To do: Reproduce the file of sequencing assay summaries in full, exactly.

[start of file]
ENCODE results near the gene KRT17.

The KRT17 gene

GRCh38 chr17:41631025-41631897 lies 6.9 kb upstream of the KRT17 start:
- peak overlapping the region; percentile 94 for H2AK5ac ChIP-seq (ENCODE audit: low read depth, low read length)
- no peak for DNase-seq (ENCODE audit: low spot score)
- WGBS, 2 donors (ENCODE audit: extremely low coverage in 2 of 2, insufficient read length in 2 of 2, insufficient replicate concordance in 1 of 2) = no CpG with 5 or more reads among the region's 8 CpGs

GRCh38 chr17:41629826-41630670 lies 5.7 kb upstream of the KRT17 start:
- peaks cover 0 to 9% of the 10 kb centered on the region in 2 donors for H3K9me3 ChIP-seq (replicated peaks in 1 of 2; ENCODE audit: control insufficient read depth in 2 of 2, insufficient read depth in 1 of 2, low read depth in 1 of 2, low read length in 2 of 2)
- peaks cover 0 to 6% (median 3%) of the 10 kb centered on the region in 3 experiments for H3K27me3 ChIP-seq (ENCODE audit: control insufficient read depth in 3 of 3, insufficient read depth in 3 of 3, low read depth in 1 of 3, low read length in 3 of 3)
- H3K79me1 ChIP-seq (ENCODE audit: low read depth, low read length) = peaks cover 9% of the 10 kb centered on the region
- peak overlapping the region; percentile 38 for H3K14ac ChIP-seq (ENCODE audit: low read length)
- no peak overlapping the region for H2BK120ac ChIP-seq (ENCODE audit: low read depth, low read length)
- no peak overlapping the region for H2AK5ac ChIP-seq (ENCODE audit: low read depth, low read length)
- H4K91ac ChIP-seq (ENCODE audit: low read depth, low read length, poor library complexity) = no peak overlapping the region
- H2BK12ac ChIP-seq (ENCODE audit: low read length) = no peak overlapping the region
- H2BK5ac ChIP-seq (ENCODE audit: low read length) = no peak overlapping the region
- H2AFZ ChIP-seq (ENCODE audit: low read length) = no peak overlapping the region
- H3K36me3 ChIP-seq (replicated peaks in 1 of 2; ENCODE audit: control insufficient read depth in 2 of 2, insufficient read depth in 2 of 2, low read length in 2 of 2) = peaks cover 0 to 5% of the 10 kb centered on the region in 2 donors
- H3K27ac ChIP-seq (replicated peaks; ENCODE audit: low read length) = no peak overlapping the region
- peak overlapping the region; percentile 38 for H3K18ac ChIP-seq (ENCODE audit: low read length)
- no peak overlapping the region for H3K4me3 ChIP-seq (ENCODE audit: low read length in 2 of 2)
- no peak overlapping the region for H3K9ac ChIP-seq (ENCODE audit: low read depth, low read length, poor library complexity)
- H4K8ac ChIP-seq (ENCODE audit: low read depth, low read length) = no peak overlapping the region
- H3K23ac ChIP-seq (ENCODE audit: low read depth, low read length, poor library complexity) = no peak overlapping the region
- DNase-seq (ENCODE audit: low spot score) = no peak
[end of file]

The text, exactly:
ENCODE results near the gene KRT17.

The KRT17 gene

GRCh38 chr17:41631025-41631897 lies 6.9 kb upstream of the KRT17 start:
- peak overlapping the region; percentile 94 for H2AK5ac ChIP-seq (ENCODE audit: low read depth, low read length)
- no peak for DNase-seq (ENCODE audit: low spot score)
- WGBS, 2 donors (ENCODE audit: extremely low coverage in 2 of 2, insufficient read length in 2 of 2, insufficient replicate concordance in 1 of 2) = no CpG with 5 or more reads among the region's 8 CpGs

GRCh38 chr17:41629826-41630670 lies 5.7 kb upstream of the KRT17 start:
- peaks cover 0 to 9% of the 10 kb centered on the region in 2 donors for H3K9me3 ChIP-seq (replicated peaks in 1 of 2; ENCODE audit: control insufficient read depth in 2 of 2, insufficient read depth in 1 of 2, low read depth in 1 of 2, low read length in 2 of 2)
- peaks cover 0 to 6% (median 3%) of the 10 kb centered on the region in 3 experiments for H3K27me3 ChIP-seq (ENCODE audit: control insufficient read depth in 3 of 3, insufficient read depth in 3 of 3, low read depth in 1 of 3, low read length in 3 of 3)
- H3K79me1 ChIP-seq (ENCODE audit: low read depth, low read length) = peaks cover 9% of the 10 kb centered on the region
- peak overlapping the region; percentile 38 for H3K14ac ChIP-seq (ENCODE audit: low read length)
- no peak overlapping the region for H2BK120ac ChIP-seq (ENCODE audit: low read depth, low read length)
- no peak overlapping the region for H2AK5ac ChIP-seq (ENCODE audit: low read depth, low read length)
- H4K91ac ChIP-seq (ENCODE audit: low read depth, low read length, poor library complexity) = no peak overlapping the region
- H2BK12ac ChIP-seq (ENCODE audit: low read length) = no peak overlapping the region
- H2BK5ac ChIP-seq (ENCODE audit: low read length) = no peak overlapping the region
- H2AFZ ChIP-seq (ENCODE audit: low read length) = no peak overlapping the region
- H3K36me3 ChIP-seq (replicated peaks in 1 of 2; ENCODE audit: control insufficient read depth in 2 of 2, insufficient read depth in 2 of 2, low read length in 2 of 2) = peaks cover 0 to 5% of the 10 kb centered on the region in 2 donors
- H3K27ac ChIP-seq (replicated peaks; ENCODE audit: low read length) = no peak overlapping the region
- peak overlapping the region; percentile 38 for H3K18ac ChIP-seq (ENCODE audit: low read length)
- no peak overlapping the region for H3K4me3 ChIP-seq (ENCODE audit: low read length in 2 of 2)
- no peak overlapping the region for H3K9ac ChIP-seq (ENCODE audit: low read depth, low read length, poor library complexity)
- H4K8ac ChIP-seq (ENCODE audit: low read depth, low read length) = no peak overlapping the region
- H3K23ac ChIP-seq (ENCODE audit: low read depth, low read length, poor library complexity) = no peak overlapping the region
- DNase-seq (ENCODE audit: low spot score) = no peak